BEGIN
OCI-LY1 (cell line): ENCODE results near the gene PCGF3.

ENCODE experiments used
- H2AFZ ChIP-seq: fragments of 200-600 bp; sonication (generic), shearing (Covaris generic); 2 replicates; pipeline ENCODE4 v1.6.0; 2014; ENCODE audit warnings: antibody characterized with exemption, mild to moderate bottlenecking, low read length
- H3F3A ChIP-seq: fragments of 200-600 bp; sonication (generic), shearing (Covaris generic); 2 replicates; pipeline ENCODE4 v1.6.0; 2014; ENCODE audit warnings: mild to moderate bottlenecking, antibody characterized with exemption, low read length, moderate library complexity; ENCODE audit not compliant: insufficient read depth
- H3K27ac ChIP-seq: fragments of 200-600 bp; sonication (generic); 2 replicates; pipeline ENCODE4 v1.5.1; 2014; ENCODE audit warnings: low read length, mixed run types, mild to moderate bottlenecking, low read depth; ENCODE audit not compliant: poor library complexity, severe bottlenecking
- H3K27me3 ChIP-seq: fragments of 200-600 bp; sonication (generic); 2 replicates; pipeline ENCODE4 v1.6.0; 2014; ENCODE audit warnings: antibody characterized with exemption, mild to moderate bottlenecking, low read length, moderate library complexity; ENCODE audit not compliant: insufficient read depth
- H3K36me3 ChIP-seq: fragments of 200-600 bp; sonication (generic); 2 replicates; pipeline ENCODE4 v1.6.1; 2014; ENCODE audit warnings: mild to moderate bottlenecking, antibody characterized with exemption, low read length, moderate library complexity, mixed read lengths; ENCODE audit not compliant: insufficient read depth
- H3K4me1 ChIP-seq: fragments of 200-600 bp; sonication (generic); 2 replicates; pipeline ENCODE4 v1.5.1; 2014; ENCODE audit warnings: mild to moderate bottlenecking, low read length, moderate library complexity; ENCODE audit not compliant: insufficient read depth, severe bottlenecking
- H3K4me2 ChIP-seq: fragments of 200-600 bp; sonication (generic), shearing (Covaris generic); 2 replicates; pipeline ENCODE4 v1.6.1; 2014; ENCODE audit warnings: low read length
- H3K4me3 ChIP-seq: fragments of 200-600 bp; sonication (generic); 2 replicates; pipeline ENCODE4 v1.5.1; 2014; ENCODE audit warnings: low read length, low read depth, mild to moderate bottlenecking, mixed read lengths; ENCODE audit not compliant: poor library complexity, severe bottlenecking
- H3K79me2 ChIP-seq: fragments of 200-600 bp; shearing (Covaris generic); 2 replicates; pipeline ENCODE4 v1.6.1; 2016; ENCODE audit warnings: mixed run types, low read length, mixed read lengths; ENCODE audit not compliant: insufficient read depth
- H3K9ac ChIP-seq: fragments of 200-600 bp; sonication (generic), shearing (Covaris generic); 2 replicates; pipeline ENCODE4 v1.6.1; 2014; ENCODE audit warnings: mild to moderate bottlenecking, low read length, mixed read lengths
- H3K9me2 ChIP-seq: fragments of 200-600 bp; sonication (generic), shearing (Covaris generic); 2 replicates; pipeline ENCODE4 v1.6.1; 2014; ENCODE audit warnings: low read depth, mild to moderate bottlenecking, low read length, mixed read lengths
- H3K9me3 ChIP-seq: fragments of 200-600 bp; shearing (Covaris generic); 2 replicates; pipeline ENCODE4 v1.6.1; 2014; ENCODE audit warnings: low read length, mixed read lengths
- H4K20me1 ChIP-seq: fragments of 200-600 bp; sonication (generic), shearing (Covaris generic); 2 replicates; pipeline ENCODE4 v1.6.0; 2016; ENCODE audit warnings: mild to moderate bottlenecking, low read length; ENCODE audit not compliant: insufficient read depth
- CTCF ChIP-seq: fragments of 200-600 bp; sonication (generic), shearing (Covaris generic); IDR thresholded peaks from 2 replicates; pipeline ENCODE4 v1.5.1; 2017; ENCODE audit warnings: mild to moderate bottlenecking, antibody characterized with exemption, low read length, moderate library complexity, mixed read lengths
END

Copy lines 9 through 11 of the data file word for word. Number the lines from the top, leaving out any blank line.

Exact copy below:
- H3K4me2 ChIP-seq: fragments of 200-600 bp; sonication (generic), shearing (Covaris generic); 2 replicates; pipeline ENCODE4 v1.6.1; 2014; ENCODE audit warnings: low read length
- H3K4me3 ChIP-seq: fragments of 200-600 bp; sonication (generic); 2 replicates; pipeline ENCODE4 v1.5.1; 2014; ENCODE audit warnings: low read length, low read depth, mild to moderate bottlenecking, mixed read lengths; ENCODE audit not compliant: poor library complexity, severe bottlenecking
- H3K79me2 ChIP-seq: fragments of 200-600 bp; shearing (Covaris generic); 2 replicates; pipeline ENCODE4 v1.6.1; 2016; ENCODE audit warnings: mixed run types, low read length, mixed read lengths; ENCODE audit not compliant: insufficient read depth